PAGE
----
We received this guest blog earlier on today via email. And whilst we have changed some of the details regarding the circumstances (for obvious reasons) we felt that this story summed up the many highs and lows when it comes to being on the front line of the emergency services.
Most oppos (colleagues) in the world of Policing will be able to relate to this scenario for a variety of different reasons.
There are few (work) related ‘things’ which are more satisfying than catching a criminal in the act of committing a crime; especially when it comes to catching burglars ‘in the act’.
But for this oppo (our word for ‘colleague’), what appeared to be a potentially huge ‘result’, was instead a massive anti-climax:
I wanted to email just about an incident I was involved several weeks ago.
Mostly because there’s so much s__t (both figuratively and sometimes literal faeces) being thrown at the emergency services and this was bitter sweet.
I work in the control room for a police force based somewhere on the northern hemisphere and have done for a few years.
The frequency of ‘good jobs’ has reduced and we tend to spend our days wading through stuff police shouldn’t have to deal with.
Then we get this job come through:
Burglary in progress, caller is upstairs in his loft conversion, he has CCTV inside his house and he’s watching the offender in his dining room.
FINALLY AN ACTUAL CRIME IN PROGRESS!
The planets must have been aligned on that day because I had an armed response unit and a dog unit on my talkgroup – dispatched them.
On hearing the situation being broadcast over the despatch channel, the entirety of the response units redeployed.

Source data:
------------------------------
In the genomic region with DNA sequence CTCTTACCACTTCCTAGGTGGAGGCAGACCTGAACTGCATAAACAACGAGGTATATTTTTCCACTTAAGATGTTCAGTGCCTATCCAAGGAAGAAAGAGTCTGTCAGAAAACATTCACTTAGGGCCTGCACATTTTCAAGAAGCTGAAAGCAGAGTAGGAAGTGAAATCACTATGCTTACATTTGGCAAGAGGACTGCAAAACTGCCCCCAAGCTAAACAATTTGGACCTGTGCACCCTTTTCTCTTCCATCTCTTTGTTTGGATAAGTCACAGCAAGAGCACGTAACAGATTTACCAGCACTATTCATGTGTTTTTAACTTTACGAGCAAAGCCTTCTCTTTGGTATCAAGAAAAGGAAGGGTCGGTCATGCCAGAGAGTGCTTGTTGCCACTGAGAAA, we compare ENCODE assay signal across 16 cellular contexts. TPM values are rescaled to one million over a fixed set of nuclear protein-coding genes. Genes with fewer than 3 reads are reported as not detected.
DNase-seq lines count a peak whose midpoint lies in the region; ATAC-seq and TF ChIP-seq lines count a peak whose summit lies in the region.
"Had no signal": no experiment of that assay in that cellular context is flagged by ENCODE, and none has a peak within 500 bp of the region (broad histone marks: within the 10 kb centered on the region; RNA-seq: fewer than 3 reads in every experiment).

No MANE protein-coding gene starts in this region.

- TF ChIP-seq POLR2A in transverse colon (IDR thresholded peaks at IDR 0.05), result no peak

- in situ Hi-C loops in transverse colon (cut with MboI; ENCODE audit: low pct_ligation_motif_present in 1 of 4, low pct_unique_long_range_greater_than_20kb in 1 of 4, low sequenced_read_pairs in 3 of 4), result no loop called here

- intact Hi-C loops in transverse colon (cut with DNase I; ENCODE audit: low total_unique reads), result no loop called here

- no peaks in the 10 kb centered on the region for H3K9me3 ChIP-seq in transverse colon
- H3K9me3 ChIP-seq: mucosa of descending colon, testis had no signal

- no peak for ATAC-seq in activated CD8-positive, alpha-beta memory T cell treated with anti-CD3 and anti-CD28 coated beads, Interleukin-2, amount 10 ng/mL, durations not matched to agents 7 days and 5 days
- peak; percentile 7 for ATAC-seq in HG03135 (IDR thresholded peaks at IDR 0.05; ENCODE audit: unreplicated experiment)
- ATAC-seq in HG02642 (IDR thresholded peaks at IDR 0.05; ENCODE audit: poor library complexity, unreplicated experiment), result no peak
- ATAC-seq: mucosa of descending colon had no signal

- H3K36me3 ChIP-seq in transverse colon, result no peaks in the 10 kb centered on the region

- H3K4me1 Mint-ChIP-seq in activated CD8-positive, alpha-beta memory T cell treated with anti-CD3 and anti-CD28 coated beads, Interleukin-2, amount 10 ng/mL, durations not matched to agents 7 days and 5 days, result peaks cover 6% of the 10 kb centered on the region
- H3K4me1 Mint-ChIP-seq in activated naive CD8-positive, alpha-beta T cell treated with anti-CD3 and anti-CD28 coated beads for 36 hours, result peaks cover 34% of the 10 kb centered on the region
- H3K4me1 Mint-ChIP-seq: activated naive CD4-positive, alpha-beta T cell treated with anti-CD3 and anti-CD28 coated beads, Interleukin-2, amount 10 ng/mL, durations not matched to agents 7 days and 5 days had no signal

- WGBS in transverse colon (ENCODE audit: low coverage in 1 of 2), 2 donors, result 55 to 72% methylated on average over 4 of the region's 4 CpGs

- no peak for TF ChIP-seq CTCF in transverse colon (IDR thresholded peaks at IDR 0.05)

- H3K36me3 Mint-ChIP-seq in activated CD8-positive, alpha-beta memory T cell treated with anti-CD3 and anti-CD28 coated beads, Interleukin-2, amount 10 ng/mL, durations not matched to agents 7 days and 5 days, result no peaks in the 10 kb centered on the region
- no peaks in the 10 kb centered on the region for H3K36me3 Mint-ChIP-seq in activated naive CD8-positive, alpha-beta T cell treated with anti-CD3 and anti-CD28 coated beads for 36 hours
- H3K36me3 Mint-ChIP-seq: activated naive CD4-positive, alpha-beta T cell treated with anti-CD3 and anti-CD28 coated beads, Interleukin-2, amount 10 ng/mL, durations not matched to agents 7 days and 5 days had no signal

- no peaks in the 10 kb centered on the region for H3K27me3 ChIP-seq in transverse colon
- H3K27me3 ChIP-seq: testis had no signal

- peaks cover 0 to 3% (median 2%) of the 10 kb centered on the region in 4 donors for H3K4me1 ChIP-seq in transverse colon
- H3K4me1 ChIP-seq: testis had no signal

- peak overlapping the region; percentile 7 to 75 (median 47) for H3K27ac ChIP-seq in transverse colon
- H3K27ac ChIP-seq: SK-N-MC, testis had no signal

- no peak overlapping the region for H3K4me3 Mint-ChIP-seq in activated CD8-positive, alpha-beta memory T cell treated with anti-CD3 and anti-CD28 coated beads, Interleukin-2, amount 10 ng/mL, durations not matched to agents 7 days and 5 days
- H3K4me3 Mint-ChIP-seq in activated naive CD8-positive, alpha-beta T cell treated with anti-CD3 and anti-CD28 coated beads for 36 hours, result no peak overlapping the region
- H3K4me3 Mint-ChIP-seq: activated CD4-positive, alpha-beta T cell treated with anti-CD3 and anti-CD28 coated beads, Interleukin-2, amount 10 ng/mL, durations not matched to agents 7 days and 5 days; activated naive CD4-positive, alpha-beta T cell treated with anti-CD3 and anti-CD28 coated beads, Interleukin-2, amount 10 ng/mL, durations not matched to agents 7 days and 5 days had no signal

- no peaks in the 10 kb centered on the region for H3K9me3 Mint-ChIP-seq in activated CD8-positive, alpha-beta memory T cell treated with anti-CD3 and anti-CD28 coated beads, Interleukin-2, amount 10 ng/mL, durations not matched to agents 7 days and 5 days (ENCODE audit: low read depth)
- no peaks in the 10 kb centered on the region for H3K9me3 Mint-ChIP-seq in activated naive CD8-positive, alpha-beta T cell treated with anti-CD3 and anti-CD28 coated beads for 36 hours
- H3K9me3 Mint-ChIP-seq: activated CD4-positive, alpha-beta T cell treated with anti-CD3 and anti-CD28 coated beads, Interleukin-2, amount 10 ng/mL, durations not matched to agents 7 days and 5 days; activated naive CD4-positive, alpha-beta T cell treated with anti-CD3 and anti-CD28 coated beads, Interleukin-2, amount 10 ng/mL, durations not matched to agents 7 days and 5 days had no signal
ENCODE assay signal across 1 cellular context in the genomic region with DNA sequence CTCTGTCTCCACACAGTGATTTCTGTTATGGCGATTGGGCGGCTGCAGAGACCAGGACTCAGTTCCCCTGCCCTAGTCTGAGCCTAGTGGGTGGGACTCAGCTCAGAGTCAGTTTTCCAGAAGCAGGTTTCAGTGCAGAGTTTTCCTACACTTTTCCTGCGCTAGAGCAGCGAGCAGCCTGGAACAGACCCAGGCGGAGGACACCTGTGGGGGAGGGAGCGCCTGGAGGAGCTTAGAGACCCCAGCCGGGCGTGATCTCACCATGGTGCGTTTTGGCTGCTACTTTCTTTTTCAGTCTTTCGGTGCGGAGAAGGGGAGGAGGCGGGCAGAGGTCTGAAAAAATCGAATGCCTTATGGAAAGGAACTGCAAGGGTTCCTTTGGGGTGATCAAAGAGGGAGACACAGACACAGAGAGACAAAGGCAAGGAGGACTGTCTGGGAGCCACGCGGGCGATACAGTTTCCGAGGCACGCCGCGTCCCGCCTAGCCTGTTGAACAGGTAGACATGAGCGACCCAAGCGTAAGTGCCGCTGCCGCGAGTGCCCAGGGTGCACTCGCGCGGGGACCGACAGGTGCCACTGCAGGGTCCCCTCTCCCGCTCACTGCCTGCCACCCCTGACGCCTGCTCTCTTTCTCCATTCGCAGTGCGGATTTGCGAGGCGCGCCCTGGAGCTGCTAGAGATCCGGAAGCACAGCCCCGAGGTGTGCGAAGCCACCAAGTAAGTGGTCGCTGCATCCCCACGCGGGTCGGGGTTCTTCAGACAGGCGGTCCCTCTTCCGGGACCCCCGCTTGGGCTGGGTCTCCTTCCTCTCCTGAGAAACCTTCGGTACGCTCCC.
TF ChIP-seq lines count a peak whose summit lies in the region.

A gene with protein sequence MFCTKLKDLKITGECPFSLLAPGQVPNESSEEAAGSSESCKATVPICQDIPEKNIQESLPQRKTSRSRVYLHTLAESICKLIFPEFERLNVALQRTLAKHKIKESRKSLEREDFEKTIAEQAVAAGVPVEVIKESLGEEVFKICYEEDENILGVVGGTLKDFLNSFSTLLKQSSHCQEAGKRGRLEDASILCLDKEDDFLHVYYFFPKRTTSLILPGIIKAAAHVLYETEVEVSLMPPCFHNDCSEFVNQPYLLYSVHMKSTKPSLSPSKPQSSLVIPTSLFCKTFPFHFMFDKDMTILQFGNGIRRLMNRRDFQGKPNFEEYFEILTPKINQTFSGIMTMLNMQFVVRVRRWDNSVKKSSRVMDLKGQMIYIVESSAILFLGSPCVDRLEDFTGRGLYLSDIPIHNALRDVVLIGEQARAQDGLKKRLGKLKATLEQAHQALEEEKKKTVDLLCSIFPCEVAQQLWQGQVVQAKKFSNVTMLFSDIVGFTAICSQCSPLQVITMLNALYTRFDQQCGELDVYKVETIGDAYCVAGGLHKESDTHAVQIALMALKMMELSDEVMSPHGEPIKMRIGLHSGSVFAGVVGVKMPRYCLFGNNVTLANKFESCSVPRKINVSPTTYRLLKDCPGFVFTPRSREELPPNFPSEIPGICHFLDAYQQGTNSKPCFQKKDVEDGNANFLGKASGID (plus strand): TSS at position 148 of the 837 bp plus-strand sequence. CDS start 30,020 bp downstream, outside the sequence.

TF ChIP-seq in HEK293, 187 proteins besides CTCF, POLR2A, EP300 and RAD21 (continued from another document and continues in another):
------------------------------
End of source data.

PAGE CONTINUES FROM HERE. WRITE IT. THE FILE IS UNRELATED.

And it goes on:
The home owner is still on the phone, still watching the offender via his iPad.
I’ve got all the units plotted up and the house contained, offender still in the dining room, no signs of any damage outside of the property.
YES WE ARE GOING TO GET THE SUSPECT!
Door knock goes in and our informant comes to the door.
Turns out he has been watching a recording of himself from the previous night!
So there was no burglary and no baddie and no day saving.
I’ve never felt so dejected in my life.
Textbook 10/10 response in a difficult policing environment that people won’t even know about. But I suppose that’s the job.’
So there we have it.
Just when you thought that you were engaged in a modern-day battle against criminality, it turns out that all of your crime-fighting hopes and dreams have been dashed.
If you have a story that you would like to feature in our ‘guest blog’ then feel free to email our team of former emergency services personnel at firstname.lastname@example.org
We are interested in hearing stories from both the public and from our beloved oppos – regardless of where in the world you serve or the colour of your uniform, so get it touch!
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